RB: I never planned transitioning into being a novelist. It just sort of happened! I’ve always enjoyed writing, and I was a journalist because to my mind that seemed like a career where I’d be able to do it regularly (plus, I love journalism anyway). I discovered over the years that while I was perfectly capable of being a journalist, the part I enjoyed most was actually putting pen to paper and writing the stories. It felt like a natural progression.

GK: How have your years of journalism informed and/or improved the way you approached the writing business?

RB: The advantage of being a journalist was that it gave me the opportunity and impetus to write regularly. I excised a lot of bad writing, because if I didn’t then my editors wouldn’t accept it. Being freelance has also taught me a great deal about managing money and selling my stories. It also helps me deal with rejection, because even now I still get my story ideas rejected on an almost weekly basis — sometimes daily. I’ve learned to move on very quickly.

GK: What would you say is the main difference between being a journalist and a novelist? In a sense you were creating stories and shaping narratives before, and now you’re doing the same but they’re all fictional.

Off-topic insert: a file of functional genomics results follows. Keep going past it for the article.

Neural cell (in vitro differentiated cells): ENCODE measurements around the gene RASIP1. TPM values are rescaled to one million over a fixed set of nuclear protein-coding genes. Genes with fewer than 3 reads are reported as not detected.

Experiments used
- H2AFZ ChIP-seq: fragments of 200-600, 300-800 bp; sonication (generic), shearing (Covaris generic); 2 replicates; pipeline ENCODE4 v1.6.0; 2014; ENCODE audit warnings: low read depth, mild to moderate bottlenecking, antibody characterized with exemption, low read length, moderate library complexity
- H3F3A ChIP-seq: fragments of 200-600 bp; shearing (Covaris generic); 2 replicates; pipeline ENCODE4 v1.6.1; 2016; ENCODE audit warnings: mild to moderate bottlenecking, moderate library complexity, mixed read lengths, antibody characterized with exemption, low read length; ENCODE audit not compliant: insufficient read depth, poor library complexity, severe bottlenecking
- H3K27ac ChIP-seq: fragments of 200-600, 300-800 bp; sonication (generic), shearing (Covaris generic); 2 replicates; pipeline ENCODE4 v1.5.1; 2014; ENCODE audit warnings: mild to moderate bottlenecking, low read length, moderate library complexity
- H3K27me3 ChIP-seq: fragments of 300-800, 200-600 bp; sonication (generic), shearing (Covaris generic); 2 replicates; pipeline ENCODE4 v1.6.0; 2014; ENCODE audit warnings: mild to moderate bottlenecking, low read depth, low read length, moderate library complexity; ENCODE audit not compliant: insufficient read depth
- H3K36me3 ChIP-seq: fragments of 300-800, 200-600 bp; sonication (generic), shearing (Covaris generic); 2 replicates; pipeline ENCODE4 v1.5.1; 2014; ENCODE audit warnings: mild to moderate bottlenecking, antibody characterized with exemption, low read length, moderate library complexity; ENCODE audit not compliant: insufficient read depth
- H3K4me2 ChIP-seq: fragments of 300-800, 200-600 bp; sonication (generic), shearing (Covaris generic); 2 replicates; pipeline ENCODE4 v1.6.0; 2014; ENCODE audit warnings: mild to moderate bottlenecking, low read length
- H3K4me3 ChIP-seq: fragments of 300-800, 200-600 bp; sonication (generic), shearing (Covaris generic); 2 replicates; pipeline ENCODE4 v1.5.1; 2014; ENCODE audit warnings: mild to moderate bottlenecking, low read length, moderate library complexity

RB: Absolutely. In many cases, it is actually quite rare for an editor to let me see their changes to a particular article before it is published, simply because of the nature of journalism and daily deadlines. Obviously I love it when that happens because it gives me a chance to make the story a lot better, but I don’t get too fussed when it doesn’t. When we first began editing Tracer, I told my editor that I would happily make any change she suggested as long as there was a good and logical reason behind it. So far it’s an approach that has paid off, because every change she has suggested has made the story better. I can only think of one change that I actually vetoed, although I’m going to keep that one under wraps.

GK: Many first time authors can be precious about their work — not wanting to change or rewrite certain things. You said earlier (in PART I) that “endlessly tinkering” with your book was a difficult process but essential. How important do you think it is to rewrite? And what advice would you give to the stubborn writers who refuse to change their work?